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Author Topic: The VFK History of the Daytona 500 Quest!  (Read 509 times)

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The VFK History of the Daytona 500 Quest!
« on: February 19, 2020, 06:02 AM »

Welcome to The VFK History of the Daytona 500 Quest!

Beginning at 2:30 PM Eastern Time today, is the 62nd running of the Daytona 500, the 500-mile NASCAR Cup Series season-opener held annually at Daytona International Speedway in Daytona Beach, Florida.  The superspeedway's history is full of racing legends such as Richard Petty, Cale Yarborough, and Dale Earnhardt winning the prestigious race!  This race is a showcase of speed, skill and determination as drivers race 200 grueling laps around the famed 2.5-mile tri-oval with its 31-degree banking, vying for the coveted title of DAYTONA 500 Champion.  Racing at Daytona started as a series of shorter races held at Daytona Beach, and has now become the race that performs to sellout crowds at the speedway.  On today's quest, let's look at the history of the Daytona 500!

Your reward for completing this quest will be 1,000 credits, and a Raceway Table and Chair Set!
(aka 2 Raceway Garage Chair - Blue and a Raceway Garage Table - Blue).


1.   The Daytona 500, began as an exciting mixture of street racing and beach racing.  The racers would start at 4511 South Atlantic Avenue and race south on that highway parallel to the ocean for two miles.  They would turn out onto the beach and go back north for two miles.  At the north end, the race course headed off the beach and back to the highway.   What was this original course called?

Answer: Daytona Beach Road Course

2.   The tropical Florida beach location of this out-of-the-ordinary course fascinated racing enthusiasts, who streamed into Daytona Beach between 1905 and 1935.  On the Daytona Beach Road Course, fifteen records were set, including eight world records in a row between 1927 and 1935.  Go to Inside Mister Ned's Stable in Western Age, and say: "Beach racing is like nothing else!"

3.   The creative force behind the Daytona Beach Race Course consisted of two people,  William France Sr. and Sig Haugdahl, a local racer.  In 1936, the Daytona Beach city officials contracted Sig Hadgdahl to set up the race along the 3.2-mile course.  Haugdahl designed the track, as well as organized and promoted the race.  How much did the city offer as the purse for this race?

Answer: $5,000

4.   The race attracted a crowd of thousands, who lined the race course on race day.  It looked to be a great event, until something went terribly wrong.  The sandy turns became nearly impassable, and the racers lodged disputes and protests.  The race was supposed to be 78 laps, but three laps short, race officials stopped the race and declared Milt Marion the winner.  The decision was disputed, but allowed to stand.  The city lost $22,000 on the event.  Go to the Audubon Lobby in Western Age, and say: "Those last turns are dangerous!"

5.   William France was drawn to Daytona from Washington, D.C., attracted by its history of racing.  In 1935, France opened an automobile repair shop.  He decided to participate in the racing, and in the first race that France entered he finished fifth.  In 1937, France along with Sig Haugdahl, convinced which organization to host a race?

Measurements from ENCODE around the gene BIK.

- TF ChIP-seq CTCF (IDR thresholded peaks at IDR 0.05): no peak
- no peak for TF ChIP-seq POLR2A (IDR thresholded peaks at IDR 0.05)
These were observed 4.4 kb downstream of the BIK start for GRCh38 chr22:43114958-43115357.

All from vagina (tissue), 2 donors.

Answer: Daytona Beach Elks Club

6.   The 1937 race was held, and even though it was more successful than its predecessor, it still lost money.  The next year, 1938, France took over the promotion of the event, and scheduled two races, one in July and one on Labor Day weekend.  The July event showed a small profit of $200, however, the Labor Day weekend race made $20,000!  Go to Outside Merlin's in Medieval Age, and say: "What a winner!"

7.   France successfully promoted additional races, and was involved in planning the 1942 event, when racing was suspended.  What historical event caused the racing events to be postponed?

Answer: World War II

8.   The bombing of Pearl Harbor in World War II affected a number of activities and, essentially put the country on hold.  Car racing stopped until after the war, resuming in 1946.  Go to the Central Square in Medieval Age, and say: "Drivers, stop your engines?"

9.   Unfortunately venues that draw fans and money, like these early racing events, also attracted unscrupulous promoters.  These promoters began taking advantage of race drivers by engaging them to race, then not paying them.  To stop this activity, France created an organization to govern car racing events.   On December 14th, 1947, France began talks with people influential in the racing industry, who helped form "NASCAR".  What is the full name of this racing organization?

Answer: National Association for Stock Car Auto Racing

10.  Since its foundation by France, NASCAR has been a family-owned and operated business.  Its headquarters are still located in Daytona Beach, Florida, as well as additional corporate offices in other locations.  Go to the Greenhouse in Retro Age, and say what the Daytona 500 is known as, say: "The Great American Race!"

Finished the quest!

:crazy2: Krazy_Kim :crazy2:
I like work! It fascinates me! I can sit an look at it for hours! ^..^
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